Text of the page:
Hydrologist Dan Evans installing instruments at the top of the Eddy Flux tower. Mark Green photo.
PLYMOUTH, N.H. – Standing high above the hardwood tree canopy of the Hubbard Brook Experimental Forest, a steel tower glistens in the sun. Scientific instruments mounted to the top of the 110-foot structure work non-stop, gathering data on moisture, carbon dioxide content and temperature. According to PSU Professor of Hydrology Mark Green, the Eddy Flux research tower is measuring how the forest reacts to changes in the atmosphere.
“We’re watching the forest breathing,” Green stated. “The instruments measure the carbon dioxide coming down during the day when the trees are photosynthesizing and then at night when they’re releasing carbon dioxide back into the atmosphere. It also measures how much water is being released into the atmosphere during the day. The resulting change in air temperature helps measure how the forest is responding to climate warming.”
Green continued by saying the data from Hubbard Brook tells a scientific story, and those results must be correctly communicated to adopt fact-based environmental policy changes.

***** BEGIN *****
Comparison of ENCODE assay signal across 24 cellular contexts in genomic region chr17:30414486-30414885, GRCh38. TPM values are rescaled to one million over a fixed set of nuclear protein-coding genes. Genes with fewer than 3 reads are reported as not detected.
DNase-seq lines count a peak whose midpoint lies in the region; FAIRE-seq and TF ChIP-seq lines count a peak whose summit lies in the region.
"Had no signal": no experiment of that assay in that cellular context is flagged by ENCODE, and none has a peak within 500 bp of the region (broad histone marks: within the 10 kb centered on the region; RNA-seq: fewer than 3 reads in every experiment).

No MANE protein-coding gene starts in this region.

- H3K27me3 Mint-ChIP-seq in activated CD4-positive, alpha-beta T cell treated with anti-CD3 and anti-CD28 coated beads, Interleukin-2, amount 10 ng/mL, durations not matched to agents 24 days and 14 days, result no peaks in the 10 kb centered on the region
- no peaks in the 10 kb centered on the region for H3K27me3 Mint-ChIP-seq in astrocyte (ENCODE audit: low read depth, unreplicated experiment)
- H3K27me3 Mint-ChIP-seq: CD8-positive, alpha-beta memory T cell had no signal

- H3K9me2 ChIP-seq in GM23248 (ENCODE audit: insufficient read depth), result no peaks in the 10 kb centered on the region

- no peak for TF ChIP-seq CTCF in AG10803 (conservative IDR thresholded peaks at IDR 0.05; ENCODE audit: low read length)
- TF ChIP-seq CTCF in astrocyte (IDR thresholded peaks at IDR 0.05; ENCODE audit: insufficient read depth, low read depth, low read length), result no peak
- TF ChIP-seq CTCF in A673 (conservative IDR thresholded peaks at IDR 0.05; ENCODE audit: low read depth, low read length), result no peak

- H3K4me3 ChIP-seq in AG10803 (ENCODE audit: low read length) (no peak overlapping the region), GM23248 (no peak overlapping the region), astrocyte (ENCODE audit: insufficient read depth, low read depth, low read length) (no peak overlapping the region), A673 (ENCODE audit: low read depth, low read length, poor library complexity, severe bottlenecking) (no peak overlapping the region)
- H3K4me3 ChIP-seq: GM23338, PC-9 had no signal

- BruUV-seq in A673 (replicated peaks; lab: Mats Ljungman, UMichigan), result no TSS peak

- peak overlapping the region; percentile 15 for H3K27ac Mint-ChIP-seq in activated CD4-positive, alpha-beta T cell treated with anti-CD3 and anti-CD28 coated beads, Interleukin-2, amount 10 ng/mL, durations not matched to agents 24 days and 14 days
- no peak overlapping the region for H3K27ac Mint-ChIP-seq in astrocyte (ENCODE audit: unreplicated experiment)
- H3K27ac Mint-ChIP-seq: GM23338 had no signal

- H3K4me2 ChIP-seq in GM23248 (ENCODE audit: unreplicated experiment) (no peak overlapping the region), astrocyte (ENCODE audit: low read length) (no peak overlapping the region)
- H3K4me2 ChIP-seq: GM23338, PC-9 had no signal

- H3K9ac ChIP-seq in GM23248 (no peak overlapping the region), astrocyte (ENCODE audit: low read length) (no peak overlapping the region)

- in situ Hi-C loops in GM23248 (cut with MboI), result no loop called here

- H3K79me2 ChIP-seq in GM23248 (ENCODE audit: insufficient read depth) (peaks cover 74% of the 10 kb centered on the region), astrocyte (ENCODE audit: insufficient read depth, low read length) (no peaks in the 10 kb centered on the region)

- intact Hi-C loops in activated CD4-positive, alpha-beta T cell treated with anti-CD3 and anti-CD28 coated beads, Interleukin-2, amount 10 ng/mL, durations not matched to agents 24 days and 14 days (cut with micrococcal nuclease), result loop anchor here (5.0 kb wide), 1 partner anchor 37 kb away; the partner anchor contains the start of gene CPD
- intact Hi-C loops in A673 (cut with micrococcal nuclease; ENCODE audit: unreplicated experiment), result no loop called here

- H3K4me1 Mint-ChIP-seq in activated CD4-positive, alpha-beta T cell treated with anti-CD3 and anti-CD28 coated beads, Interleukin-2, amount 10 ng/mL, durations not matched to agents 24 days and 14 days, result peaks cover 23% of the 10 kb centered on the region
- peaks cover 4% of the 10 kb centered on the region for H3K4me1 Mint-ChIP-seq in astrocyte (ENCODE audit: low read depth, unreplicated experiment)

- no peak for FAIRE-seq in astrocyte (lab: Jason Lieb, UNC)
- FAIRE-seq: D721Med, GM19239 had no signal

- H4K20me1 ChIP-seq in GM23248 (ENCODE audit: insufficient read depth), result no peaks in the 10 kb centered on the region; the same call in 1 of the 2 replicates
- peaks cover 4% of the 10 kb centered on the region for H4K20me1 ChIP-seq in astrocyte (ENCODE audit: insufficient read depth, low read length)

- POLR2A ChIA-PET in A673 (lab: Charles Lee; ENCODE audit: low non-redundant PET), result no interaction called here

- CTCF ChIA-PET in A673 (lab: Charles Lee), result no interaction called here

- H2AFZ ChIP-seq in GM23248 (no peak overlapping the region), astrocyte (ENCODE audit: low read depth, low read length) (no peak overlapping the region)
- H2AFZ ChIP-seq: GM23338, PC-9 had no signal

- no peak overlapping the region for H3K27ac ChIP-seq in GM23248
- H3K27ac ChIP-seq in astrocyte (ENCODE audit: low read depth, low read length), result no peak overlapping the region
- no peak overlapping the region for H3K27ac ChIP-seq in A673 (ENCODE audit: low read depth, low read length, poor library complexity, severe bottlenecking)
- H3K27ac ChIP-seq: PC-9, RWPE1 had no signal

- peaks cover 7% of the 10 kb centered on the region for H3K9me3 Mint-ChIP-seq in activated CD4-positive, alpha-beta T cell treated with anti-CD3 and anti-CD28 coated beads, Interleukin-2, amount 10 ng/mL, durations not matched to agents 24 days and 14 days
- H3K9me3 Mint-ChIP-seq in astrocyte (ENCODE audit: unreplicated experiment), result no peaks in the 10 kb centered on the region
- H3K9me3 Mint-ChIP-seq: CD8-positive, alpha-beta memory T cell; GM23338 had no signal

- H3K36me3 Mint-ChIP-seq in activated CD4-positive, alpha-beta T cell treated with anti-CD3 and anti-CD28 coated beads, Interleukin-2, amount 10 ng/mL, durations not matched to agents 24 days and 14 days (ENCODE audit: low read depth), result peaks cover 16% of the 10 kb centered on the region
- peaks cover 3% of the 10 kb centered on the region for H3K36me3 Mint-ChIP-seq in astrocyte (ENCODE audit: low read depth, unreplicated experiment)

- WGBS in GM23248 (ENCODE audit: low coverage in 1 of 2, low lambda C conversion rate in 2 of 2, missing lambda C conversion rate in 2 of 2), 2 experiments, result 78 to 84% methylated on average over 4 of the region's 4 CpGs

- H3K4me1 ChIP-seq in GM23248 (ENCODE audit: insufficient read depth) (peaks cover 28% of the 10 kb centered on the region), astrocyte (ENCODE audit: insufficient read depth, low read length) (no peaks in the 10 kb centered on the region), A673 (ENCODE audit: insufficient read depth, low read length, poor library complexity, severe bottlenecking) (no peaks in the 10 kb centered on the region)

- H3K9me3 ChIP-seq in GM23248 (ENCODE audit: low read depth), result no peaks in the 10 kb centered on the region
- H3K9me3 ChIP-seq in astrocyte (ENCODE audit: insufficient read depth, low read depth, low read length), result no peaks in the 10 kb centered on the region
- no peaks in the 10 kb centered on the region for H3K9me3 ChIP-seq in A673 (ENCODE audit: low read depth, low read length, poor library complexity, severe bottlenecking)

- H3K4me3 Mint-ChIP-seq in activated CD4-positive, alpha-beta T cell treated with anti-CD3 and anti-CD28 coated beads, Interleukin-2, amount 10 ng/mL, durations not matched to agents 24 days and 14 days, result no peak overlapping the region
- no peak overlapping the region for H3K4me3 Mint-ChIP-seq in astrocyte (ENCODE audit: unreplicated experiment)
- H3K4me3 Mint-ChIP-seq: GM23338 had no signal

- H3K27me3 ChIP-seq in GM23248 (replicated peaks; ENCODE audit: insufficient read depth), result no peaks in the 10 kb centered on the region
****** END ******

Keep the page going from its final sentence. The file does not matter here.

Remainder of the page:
“We’re documenting how the forest is responding to carbon dioxide and temperature fluctuations, but if we’re not communicating it clearly as scientists, decision makers can’t develop policies to respond to what we’re seeing.”
The $50,000 cost of the tower was paid for, in part, by the U.S. Forest Service Northern Research Station, which has a critical interest in the health of thousands of acres of forestland in New England.
View of the core Eddy Flux instrumentation at the top of the tower with the Hubbard Brook experimental watersheds in the background. Mark Green photo.
“The forest has already shown us a lot,” said Green. “The precipitation we’ve seen this decade is a solid 15 percent higher than over the past 100 years. Whether that’s going to persist, we don’t know, but the forest definitely responds to events like that, through higher stream levels and increased potential for flooding.”
The tower also provides an extraordinary learning resource for Plymouth State students, according to Atmospheric Science and Chemistry Professor Eric Kelsey.
“Students learn about relationships between the energy, carbon and water budgets in Hubbard Brook and how they relate to forest ecosystem dynamics,” said Kelsey. “The proximity of the flux tower to PSU allows easy access for students to visit the site, learn about how the measurements are taken and then apply the concepts learned in class.”
For more information about this release, contact Bruce Lyndes, PSU Media Relations Mgr., (603) 535-2775 or email@example.com.